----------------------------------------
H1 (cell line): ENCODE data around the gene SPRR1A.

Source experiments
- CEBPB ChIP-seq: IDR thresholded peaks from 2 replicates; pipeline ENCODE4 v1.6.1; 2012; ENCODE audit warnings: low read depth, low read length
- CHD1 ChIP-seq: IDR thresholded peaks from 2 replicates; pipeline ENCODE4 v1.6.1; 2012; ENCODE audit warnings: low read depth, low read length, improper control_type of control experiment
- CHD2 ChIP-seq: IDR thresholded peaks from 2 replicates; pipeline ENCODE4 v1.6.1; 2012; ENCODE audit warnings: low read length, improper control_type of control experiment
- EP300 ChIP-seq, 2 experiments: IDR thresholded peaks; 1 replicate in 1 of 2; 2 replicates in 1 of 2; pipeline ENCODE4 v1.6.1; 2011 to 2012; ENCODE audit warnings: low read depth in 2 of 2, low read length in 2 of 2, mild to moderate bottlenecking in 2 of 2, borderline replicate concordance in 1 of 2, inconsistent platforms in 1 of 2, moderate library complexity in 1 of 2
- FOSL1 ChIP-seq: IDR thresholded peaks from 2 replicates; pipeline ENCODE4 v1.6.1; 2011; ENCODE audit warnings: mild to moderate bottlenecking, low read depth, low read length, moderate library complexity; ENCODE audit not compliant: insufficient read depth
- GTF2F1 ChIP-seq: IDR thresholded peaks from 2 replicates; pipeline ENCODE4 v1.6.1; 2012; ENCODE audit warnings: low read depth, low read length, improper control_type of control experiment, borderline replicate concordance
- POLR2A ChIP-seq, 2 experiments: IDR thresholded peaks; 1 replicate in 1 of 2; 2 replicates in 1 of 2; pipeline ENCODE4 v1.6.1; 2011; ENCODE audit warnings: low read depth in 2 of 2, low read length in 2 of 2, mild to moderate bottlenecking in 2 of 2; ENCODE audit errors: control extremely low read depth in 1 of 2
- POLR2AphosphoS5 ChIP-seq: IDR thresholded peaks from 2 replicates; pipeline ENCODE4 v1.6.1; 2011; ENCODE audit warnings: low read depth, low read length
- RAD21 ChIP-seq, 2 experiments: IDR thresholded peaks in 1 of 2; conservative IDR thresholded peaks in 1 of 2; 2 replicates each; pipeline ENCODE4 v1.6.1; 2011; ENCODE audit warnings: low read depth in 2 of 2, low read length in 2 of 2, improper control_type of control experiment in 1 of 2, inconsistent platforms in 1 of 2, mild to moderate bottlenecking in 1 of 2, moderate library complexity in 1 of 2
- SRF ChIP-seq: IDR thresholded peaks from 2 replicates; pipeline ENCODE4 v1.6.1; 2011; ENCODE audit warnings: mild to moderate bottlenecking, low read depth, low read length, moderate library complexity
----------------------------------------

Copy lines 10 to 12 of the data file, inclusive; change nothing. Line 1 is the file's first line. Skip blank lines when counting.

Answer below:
- POLR2AphosphoS5 ChIP-seq: IDR thresholded peaks from 2 replicates; pipeline ENCODE4 v1.6.1; 2011; ENCODE audit warnings: low read depth, low read length
- RAD21 ChIP-seq, 2 experiments: IDR thresholded peaks in 1 of 2; conservative IDR thresholded peaks in 1 of 2; 2 replicates each; pipeline ENCODE4 v1.6.1; 2011; ENCODE audit warnings: low read depth in 2 of 2, low read length in 2 of 2, improper control_type of control experiment in 1 of 2, inconsistent platforms in 1 of 2, mild to moderate bottlenecking in 1 of 2, moderate library complexity in 1 of 2
- SRF ChIP-seq: IDR thresholded peaks from 2 replicates; pipeline ENCODE4 v1.6.1; 2011; ENCODE audit warnings: mild to moderate bottlenecking, low read depth, low read length, moderate library complexity